From the Florida Department of Health in Orange County
The Florida Department of Health in Orange County is pleased to welcome Preventive Medicine Resident Tolu Adebanjo, M.D., M.P.H.
One of the four candidates selected by the Centers for Disease Control and Prevention (CDC) to participate in the Preventive Medicine Residency and Fellowship program in 2018, Dr. Adebanjo is assigned to Florida Department of Health in Orange County and Orlando Health for a 12-month full-time training program.
As a board certified pediatrician with over five years of clinical experience, Dr. Adebanjo will work closely with the Florida Department of Health in Orange County Health Officer Dr. Kevin Sherin.
“The Florida Department of Health in Orange County is delighted to participate in this first-ever preventive medicine fellowship with the CDC and Orlando Health,” said Dr. Kevin Sherin. “Dr. Tolu Adebanjo is an incredible addition to our team. Her ability to work on projects within Orlando Health and the health department will pay future dividends by improving systems of care.”
Although born in Palo Alto, California, Dr. Adebanjo is an Orlando native and graduated from of Olympia High School. A pediatrician by training, she has a passion for Adverse Childhood Experiences (ACEs), which she has chosen as her transformational practice and policy project for her fellowship.
Dr. Adebanjo indicated her learning goal during the 12 months is, “To learn more about the practice of public health, including the collaboration with healthcare delivery systems and community and advocacy organizations, and build upon my policy development, program evaluation, and leadership skills.”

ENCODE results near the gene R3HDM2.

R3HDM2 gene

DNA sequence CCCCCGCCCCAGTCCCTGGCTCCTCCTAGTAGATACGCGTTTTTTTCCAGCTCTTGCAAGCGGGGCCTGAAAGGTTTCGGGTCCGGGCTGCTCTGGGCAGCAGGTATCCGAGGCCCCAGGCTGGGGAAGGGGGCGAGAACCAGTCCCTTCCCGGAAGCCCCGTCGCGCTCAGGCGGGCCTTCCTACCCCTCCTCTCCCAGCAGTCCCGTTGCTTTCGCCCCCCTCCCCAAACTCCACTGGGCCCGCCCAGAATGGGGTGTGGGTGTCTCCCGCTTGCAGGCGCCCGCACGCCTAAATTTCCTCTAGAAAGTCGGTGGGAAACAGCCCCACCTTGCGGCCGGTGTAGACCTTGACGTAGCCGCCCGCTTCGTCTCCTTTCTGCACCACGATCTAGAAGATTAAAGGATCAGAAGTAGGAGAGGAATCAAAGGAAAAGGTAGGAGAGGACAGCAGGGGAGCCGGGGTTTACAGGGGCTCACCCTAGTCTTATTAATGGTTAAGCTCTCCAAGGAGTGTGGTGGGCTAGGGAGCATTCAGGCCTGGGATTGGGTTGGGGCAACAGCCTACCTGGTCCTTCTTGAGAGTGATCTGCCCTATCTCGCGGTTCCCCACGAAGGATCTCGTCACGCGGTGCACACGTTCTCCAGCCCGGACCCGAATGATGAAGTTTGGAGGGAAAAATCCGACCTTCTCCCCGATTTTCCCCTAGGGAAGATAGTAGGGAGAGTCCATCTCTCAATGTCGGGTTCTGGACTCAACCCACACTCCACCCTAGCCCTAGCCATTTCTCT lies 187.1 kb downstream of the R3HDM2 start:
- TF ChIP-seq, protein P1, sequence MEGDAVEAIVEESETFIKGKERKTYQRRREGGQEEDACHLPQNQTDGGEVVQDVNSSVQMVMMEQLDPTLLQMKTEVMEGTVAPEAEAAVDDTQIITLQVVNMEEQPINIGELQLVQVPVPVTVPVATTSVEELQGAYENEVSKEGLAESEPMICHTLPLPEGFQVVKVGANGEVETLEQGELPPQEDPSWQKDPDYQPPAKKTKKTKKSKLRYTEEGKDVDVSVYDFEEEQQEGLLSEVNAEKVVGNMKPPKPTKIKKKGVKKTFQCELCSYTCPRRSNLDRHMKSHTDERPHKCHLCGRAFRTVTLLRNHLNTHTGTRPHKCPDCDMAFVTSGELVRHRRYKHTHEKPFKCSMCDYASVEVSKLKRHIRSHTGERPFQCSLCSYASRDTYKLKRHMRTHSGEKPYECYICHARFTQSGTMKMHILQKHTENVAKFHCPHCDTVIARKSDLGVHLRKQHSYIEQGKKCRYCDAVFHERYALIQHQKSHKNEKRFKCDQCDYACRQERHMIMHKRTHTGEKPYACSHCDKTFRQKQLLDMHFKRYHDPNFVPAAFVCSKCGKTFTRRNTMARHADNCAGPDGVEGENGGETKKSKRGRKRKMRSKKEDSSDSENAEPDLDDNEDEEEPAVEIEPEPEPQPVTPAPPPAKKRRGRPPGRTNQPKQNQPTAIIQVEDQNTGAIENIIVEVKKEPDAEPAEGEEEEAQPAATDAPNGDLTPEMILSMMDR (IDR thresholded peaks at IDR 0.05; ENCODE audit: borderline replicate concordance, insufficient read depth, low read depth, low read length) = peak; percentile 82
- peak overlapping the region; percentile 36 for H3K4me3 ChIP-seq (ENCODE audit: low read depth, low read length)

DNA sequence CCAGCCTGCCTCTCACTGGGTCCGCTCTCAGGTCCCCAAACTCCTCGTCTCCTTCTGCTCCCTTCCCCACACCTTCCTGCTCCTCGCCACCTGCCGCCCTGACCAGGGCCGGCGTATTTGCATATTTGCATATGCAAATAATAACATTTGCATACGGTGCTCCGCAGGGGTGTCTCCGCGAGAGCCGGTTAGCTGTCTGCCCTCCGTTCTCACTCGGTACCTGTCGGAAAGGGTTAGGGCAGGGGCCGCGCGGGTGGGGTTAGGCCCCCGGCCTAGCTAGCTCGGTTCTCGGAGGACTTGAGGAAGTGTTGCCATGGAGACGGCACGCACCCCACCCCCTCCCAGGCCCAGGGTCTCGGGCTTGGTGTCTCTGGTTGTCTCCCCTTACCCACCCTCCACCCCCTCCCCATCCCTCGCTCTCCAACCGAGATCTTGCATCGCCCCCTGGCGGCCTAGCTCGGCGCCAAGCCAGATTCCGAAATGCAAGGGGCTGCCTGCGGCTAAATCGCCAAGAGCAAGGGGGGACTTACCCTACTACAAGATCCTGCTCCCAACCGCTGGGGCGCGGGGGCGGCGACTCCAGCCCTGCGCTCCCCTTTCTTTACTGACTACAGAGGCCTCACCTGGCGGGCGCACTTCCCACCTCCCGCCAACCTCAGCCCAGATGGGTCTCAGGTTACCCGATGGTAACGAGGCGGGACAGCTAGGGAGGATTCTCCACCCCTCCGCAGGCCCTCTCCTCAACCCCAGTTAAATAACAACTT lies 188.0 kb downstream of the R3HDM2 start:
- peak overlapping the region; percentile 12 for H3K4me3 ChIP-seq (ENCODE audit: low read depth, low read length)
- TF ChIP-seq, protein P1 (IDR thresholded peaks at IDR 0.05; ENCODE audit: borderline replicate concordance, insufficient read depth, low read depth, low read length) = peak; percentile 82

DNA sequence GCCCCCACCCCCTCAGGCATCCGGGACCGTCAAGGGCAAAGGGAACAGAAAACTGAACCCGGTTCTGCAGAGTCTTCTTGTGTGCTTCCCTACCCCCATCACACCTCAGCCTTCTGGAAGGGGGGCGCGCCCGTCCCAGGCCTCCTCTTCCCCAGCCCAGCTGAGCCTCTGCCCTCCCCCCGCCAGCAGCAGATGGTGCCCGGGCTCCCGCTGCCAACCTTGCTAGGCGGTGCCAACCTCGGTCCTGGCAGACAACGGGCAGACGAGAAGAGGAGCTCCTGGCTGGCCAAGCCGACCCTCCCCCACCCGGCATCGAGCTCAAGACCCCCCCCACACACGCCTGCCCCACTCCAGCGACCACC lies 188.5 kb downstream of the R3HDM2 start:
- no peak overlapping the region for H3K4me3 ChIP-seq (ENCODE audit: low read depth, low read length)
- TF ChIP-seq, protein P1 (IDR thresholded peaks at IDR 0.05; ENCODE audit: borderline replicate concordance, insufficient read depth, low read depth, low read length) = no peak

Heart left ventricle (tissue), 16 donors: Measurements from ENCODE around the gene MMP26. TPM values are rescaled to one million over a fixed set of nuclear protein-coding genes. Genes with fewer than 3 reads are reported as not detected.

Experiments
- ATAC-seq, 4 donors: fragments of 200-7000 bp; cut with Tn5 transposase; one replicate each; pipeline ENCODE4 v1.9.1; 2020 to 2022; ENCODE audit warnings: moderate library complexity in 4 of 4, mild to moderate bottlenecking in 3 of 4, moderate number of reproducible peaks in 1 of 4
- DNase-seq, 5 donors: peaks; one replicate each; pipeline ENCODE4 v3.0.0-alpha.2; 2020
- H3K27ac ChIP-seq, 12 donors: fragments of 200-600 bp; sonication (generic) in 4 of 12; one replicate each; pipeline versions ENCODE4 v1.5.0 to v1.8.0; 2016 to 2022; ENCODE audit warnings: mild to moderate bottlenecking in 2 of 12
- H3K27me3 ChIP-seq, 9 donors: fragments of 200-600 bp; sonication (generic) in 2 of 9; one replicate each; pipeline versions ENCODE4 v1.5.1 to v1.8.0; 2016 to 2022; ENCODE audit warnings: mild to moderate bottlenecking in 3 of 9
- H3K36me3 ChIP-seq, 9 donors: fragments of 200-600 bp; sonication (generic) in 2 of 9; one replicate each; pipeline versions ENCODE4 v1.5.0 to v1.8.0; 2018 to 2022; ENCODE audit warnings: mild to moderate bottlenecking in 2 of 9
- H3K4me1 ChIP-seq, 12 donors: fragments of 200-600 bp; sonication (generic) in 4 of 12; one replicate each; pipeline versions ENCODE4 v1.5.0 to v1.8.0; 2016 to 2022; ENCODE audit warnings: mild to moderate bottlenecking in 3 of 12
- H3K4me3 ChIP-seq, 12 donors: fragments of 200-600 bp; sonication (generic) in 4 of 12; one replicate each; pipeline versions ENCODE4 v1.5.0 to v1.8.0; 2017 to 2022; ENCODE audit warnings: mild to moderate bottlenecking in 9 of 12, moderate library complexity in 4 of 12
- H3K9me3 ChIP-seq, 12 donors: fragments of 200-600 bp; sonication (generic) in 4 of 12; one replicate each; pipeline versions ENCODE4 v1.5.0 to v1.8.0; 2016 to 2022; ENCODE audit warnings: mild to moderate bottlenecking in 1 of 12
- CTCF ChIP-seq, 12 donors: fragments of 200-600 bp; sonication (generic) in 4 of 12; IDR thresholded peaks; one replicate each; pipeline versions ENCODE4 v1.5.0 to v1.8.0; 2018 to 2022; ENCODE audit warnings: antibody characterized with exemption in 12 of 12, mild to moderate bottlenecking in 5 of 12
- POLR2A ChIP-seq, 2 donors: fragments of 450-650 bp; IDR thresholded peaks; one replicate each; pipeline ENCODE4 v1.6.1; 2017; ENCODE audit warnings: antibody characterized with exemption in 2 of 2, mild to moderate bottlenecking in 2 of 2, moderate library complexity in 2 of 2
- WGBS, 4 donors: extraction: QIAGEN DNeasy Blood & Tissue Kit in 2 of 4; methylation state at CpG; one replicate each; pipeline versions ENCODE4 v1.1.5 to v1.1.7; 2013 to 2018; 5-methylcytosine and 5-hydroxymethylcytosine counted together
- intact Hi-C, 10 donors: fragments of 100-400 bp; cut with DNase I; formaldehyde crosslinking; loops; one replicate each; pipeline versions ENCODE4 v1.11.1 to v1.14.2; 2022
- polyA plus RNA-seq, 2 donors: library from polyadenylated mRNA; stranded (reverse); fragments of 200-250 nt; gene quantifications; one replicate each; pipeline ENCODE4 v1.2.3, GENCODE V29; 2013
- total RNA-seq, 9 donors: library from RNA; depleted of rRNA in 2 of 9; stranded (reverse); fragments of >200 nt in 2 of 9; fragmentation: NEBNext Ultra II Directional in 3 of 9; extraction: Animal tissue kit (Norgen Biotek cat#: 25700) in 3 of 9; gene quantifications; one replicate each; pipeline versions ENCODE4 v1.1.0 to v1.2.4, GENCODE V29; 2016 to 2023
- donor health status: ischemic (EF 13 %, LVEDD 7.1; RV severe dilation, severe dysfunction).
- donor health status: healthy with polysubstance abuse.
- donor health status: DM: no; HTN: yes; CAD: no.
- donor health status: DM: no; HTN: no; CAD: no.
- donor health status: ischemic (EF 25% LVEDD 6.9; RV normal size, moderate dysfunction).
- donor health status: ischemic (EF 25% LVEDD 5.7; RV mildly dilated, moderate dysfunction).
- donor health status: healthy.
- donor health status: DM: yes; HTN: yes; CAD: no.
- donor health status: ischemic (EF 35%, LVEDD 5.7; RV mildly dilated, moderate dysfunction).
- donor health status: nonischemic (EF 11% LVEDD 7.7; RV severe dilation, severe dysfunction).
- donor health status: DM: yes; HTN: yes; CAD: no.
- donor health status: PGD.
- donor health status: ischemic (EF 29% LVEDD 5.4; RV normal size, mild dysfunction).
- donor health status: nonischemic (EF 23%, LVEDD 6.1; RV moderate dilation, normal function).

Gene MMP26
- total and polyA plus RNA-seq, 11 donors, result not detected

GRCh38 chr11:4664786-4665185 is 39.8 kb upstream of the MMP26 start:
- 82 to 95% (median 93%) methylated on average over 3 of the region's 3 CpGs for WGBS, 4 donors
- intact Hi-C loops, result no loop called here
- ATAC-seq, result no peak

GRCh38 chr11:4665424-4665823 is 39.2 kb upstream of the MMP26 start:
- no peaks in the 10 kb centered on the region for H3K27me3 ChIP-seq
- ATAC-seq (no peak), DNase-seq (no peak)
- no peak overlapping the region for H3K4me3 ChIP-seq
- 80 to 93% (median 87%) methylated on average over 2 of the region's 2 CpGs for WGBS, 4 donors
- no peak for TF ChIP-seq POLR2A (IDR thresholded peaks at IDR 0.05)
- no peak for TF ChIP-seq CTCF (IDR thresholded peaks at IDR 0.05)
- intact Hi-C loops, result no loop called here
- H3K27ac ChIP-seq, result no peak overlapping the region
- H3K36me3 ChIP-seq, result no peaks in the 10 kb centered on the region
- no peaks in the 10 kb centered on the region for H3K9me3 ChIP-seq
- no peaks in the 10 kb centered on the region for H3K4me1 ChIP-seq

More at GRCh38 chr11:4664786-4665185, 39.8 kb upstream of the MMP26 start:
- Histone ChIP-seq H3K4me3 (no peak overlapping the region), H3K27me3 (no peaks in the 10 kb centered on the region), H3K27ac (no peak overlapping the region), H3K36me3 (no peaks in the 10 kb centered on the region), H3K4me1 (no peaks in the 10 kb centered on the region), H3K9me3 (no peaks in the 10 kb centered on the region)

While completing her fellowship with Florida Department of Health in Orange County, Dr. Adebanjo will promote Baby Safe Sleep awareness to fight against Sudden Infant Death Syndrome (SIDS), collaborate on a Fetal Infant Mortality Review, and develop a project to increase awareness and screening for ACEs.
Dr. Adebanjo received her medical degree from the University of North Carolina at Chapel Hill School of Medicine; and completed her undergraduate degree in Nutritional Sciences at the University of Florida. While completing her medical degree, Dr. Adebanjo was a recipient of the prestigious Davis Scholarship, which honors a third-year medical student who demonstrates a scholarly approach to pediatric medicine, high moral standards and ethical values, and a desire for enhancing the well-being of children.
Dr. Adebanjo’s post-graduate training includes a Pediatric Residency at the Baylor College of Medicine / Texas Children’s Hospital, where she later served as Chief Resident and working as an Epidemic Intelligence Service Officer at the CDC.
Since 1972, the Preventive Medicine Resident and Fellowship programs have developed over 430 public health leaders skilled in program evaluation, management, policy, and population health improvement.
About the Florida Department of Health
The department, nationally accredited by the Public Health Accreditation Board, works to protect, promote and improve the health of all people in Florida through integrated state, county and community efforts.